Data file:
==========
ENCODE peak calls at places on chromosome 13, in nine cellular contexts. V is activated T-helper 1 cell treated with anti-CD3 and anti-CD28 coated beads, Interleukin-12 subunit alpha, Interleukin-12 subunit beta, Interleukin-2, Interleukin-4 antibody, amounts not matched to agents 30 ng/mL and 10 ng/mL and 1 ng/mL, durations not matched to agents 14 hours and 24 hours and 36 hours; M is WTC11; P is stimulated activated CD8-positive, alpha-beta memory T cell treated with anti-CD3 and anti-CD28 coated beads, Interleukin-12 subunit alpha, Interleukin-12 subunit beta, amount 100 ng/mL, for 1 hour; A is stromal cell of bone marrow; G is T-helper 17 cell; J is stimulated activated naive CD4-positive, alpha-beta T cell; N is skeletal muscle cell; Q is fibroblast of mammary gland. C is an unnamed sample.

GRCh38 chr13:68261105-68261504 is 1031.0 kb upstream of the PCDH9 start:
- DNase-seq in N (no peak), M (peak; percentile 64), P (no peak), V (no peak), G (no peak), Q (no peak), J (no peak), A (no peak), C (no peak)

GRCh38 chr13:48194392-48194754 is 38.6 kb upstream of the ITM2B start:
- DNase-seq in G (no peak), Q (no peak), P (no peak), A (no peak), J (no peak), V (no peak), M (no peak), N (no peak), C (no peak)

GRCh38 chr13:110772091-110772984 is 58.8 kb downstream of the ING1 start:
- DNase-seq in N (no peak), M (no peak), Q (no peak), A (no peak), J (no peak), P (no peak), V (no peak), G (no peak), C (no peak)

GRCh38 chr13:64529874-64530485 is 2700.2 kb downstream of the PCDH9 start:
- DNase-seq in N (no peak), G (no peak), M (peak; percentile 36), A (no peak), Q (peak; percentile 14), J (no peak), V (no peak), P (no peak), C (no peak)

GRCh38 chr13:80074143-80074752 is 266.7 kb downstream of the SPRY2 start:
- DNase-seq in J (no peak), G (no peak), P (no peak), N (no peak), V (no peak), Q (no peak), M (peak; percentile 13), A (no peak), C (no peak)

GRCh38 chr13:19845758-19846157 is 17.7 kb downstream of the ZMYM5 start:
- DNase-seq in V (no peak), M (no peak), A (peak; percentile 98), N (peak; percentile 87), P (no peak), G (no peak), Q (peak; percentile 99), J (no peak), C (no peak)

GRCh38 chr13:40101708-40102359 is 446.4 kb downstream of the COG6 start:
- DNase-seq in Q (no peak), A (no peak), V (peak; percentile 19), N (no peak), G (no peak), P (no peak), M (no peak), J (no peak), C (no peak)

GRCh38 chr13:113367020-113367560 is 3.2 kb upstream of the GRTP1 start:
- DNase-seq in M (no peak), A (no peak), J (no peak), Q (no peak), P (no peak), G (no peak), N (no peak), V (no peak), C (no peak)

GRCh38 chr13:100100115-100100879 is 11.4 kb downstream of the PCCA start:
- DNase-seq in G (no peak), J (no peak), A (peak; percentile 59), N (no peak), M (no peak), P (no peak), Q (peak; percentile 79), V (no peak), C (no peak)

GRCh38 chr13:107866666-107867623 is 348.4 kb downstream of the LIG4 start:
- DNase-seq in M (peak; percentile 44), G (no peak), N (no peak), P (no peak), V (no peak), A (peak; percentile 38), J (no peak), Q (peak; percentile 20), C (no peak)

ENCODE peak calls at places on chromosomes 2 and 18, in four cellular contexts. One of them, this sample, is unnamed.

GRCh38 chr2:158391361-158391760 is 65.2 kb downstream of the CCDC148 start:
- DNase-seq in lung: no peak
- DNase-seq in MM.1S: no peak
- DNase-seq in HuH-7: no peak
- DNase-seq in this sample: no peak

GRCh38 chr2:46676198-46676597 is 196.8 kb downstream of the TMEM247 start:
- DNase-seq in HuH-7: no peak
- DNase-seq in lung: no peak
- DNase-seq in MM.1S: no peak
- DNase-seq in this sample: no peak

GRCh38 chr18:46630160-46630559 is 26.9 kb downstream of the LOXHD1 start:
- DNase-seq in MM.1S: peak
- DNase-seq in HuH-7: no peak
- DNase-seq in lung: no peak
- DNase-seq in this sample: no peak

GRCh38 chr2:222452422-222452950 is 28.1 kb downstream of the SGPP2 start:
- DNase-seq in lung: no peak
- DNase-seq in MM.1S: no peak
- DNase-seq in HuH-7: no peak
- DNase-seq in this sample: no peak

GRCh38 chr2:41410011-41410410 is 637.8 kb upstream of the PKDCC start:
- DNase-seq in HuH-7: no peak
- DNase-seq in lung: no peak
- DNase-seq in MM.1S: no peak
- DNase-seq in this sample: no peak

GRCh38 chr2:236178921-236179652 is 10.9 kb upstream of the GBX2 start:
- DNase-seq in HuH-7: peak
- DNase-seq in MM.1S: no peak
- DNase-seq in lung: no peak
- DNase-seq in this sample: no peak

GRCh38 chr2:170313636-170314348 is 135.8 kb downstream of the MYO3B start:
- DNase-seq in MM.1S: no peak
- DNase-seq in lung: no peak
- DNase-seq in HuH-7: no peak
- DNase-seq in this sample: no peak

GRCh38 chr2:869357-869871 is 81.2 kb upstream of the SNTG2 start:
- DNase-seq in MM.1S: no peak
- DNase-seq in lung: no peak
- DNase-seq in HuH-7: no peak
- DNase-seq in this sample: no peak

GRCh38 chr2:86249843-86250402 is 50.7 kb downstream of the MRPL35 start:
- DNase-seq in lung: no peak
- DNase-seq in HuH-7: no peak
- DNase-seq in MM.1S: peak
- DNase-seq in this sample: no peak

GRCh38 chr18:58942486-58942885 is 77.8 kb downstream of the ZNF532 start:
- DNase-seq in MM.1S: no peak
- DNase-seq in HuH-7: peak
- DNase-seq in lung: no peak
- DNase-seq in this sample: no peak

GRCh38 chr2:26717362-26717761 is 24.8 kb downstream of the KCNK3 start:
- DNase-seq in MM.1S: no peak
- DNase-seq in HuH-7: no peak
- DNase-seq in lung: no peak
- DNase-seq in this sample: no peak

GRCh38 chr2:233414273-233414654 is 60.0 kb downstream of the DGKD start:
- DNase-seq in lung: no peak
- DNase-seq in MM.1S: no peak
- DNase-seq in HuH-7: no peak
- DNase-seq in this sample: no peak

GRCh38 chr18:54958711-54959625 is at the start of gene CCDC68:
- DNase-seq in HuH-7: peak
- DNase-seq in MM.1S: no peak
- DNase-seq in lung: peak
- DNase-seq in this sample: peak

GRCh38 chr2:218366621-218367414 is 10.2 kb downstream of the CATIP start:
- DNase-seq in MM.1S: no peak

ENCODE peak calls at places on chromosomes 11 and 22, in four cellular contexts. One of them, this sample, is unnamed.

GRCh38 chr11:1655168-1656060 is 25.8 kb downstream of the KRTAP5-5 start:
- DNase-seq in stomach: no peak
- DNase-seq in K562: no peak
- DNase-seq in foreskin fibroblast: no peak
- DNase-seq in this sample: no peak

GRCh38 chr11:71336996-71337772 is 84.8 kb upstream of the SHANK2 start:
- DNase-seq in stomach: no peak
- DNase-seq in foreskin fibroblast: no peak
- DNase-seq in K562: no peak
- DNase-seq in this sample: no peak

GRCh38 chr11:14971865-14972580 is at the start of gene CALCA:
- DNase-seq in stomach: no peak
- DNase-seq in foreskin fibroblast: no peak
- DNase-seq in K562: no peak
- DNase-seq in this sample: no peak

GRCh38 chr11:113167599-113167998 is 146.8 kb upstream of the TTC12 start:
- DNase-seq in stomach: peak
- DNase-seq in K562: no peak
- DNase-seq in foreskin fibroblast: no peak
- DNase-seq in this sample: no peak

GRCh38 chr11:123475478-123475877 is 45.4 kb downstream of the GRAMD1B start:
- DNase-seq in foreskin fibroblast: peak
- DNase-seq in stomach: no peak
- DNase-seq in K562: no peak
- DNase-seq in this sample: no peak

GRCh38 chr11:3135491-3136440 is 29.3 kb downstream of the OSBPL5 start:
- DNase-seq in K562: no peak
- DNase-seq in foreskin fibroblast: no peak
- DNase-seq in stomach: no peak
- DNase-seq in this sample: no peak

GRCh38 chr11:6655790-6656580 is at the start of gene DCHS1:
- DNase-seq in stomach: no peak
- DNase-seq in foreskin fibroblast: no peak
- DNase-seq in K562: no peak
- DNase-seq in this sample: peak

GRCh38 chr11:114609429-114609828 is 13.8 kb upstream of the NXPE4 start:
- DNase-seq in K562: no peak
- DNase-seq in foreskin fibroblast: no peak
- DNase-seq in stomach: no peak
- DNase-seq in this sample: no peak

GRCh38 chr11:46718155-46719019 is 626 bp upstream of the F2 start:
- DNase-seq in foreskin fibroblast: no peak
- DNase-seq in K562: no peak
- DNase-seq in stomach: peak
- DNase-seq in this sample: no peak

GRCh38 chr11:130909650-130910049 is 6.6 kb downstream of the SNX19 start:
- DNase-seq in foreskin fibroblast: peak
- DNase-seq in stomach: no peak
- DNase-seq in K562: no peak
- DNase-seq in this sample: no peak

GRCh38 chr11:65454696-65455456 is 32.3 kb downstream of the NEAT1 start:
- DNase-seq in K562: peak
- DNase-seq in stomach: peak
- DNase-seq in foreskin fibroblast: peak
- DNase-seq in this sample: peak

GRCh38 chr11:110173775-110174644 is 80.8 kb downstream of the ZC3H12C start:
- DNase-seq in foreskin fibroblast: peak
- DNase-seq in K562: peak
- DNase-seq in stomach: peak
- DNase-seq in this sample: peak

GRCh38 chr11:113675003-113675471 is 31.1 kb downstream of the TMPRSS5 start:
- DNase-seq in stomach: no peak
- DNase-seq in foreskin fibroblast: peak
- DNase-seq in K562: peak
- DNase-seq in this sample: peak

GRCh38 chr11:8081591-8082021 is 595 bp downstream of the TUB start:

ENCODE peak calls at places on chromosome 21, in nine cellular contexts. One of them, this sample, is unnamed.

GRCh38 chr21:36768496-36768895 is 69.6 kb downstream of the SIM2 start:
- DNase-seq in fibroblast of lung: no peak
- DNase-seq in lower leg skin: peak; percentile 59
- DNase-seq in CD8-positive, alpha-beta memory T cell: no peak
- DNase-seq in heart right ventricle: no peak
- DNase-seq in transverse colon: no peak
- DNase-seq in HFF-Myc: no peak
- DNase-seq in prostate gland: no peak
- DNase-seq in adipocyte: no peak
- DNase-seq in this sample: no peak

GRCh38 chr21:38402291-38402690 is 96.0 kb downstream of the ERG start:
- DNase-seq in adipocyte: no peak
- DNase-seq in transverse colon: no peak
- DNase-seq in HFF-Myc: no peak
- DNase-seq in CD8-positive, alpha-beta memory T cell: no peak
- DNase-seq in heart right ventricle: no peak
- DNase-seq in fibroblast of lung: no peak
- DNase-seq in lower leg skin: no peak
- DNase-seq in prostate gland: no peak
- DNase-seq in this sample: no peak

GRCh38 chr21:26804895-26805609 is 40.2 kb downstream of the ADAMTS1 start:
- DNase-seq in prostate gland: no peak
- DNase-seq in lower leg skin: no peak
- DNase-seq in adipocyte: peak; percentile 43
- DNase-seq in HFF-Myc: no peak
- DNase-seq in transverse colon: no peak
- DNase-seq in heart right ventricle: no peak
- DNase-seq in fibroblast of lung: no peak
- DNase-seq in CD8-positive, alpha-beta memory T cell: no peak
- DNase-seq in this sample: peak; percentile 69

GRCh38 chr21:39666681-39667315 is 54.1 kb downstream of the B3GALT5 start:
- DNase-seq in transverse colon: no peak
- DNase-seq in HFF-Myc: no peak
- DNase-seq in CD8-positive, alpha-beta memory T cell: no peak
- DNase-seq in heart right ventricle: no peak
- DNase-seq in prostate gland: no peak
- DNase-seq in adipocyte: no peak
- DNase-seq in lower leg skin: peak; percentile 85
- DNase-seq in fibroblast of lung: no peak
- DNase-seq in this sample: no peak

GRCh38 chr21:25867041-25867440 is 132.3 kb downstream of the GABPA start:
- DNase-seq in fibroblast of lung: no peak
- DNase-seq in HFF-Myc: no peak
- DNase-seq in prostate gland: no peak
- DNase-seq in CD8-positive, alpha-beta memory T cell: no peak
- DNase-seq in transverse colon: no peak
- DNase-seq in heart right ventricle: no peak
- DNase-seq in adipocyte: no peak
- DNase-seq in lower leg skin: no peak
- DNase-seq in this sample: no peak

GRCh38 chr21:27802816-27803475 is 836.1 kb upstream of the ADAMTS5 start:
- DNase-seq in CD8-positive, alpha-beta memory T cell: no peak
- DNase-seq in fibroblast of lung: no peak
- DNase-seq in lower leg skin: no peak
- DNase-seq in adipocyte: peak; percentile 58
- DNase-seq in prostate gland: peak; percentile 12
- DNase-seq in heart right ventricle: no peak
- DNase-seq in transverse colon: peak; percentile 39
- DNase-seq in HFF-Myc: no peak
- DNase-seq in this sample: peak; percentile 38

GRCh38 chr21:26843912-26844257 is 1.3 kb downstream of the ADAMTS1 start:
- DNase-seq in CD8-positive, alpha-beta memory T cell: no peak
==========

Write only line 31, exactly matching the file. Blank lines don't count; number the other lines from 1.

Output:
- DNase-seq in MM.1S: no peak